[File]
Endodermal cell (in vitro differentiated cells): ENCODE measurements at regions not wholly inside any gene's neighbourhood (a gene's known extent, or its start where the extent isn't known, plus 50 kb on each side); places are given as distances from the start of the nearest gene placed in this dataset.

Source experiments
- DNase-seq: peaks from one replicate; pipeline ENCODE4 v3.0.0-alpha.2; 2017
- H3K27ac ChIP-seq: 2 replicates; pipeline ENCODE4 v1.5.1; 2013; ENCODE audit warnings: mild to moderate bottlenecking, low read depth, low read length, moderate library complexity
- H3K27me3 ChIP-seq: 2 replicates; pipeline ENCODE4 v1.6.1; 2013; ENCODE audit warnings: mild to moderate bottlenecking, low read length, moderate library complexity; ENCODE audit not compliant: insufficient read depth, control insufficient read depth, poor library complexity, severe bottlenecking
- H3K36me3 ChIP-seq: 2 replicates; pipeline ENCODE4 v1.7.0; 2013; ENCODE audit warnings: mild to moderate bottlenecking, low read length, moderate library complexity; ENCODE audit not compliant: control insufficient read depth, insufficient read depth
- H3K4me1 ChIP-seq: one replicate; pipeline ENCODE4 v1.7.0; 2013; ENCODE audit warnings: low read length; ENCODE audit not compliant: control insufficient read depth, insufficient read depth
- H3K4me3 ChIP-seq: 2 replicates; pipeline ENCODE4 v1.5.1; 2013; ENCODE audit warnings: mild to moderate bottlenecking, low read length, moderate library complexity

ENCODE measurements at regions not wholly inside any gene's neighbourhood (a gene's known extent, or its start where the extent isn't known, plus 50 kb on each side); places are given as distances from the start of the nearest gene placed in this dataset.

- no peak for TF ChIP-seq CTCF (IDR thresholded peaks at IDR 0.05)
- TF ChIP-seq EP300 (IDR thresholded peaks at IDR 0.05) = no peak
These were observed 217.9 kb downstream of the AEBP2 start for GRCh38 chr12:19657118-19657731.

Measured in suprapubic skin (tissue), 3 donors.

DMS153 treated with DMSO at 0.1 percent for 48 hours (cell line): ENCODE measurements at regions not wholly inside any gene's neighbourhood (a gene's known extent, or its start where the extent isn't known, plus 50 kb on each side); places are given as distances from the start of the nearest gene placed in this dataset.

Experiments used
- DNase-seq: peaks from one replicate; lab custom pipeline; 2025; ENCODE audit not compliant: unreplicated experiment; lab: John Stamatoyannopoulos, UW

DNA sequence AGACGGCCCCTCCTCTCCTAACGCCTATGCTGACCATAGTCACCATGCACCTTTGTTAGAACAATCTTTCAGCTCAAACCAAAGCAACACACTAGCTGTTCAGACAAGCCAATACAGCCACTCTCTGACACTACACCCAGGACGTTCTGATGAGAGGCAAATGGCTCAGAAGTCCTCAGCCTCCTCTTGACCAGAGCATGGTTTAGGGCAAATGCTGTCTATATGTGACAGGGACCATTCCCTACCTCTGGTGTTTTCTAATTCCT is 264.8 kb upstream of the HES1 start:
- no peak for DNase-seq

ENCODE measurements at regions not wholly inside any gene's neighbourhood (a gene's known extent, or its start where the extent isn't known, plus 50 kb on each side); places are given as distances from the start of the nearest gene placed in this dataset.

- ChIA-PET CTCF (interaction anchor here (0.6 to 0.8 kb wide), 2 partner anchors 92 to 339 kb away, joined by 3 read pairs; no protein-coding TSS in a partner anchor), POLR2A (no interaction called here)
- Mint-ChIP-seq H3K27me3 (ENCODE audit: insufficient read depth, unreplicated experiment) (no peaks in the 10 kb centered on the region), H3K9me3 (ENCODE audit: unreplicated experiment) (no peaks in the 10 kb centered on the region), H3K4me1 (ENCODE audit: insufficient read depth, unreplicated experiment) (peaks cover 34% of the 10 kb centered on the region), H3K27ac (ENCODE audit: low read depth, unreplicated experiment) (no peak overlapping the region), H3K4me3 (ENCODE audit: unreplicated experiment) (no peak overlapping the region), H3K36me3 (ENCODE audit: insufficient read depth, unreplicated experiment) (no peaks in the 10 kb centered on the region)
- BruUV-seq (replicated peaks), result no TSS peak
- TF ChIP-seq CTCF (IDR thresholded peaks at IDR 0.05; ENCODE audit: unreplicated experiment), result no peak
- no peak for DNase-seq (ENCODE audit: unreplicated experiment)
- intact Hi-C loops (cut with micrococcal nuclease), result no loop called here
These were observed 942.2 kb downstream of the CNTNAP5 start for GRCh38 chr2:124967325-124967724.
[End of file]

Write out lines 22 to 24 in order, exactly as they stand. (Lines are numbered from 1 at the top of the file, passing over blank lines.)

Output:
- BruUV-seq (replicated peaks), result no TSS peak
- TF ChIP-seq CTCF (IDR thresholded peaks at IDR 0.05; ENCODE audit: unreplicated experiment), result no peak
- no peak for DNase-seq (ENCODE audit: unreplicated experiment)